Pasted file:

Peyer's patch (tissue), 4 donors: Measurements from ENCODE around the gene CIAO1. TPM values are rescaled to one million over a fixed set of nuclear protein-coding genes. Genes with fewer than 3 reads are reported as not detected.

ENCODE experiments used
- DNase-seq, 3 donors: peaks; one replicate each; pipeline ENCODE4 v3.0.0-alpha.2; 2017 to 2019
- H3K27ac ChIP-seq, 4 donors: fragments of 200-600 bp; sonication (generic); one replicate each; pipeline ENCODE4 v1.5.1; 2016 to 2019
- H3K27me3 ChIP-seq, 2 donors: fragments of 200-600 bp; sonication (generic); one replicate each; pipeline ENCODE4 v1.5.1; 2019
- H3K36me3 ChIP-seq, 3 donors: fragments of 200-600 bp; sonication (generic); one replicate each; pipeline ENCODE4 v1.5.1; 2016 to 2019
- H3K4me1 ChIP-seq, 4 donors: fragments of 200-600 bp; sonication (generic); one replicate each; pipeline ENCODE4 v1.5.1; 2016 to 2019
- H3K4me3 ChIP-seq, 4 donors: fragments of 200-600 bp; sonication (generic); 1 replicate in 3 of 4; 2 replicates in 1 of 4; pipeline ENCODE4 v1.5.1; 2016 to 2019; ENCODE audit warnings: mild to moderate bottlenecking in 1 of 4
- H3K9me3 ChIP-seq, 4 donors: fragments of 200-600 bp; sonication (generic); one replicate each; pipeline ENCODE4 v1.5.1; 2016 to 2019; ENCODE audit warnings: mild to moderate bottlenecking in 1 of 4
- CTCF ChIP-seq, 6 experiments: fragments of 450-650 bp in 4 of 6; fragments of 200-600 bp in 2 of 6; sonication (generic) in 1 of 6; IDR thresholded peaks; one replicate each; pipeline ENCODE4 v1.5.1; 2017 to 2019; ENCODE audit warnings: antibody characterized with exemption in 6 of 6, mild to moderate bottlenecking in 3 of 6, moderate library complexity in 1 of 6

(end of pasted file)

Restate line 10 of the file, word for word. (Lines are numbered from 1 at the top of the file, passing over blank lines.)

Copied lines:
- CTCF ChIP-seq, 6 experiments: fragments of 450-650 bp in 4 of 6; fragments of 200-600 bp in 2 of 6; sonication (generic) in 1 of 6; IDR thresholded peaks; one replicate each; pipeline ENCODE4 v1.5.1; 2017 to 2019; ENCODE audit warnings: antibody characterized with exemption in 6 of 6, mild to moderate bottlenecking in 3 of 6, moderate library complexity in 1 of 6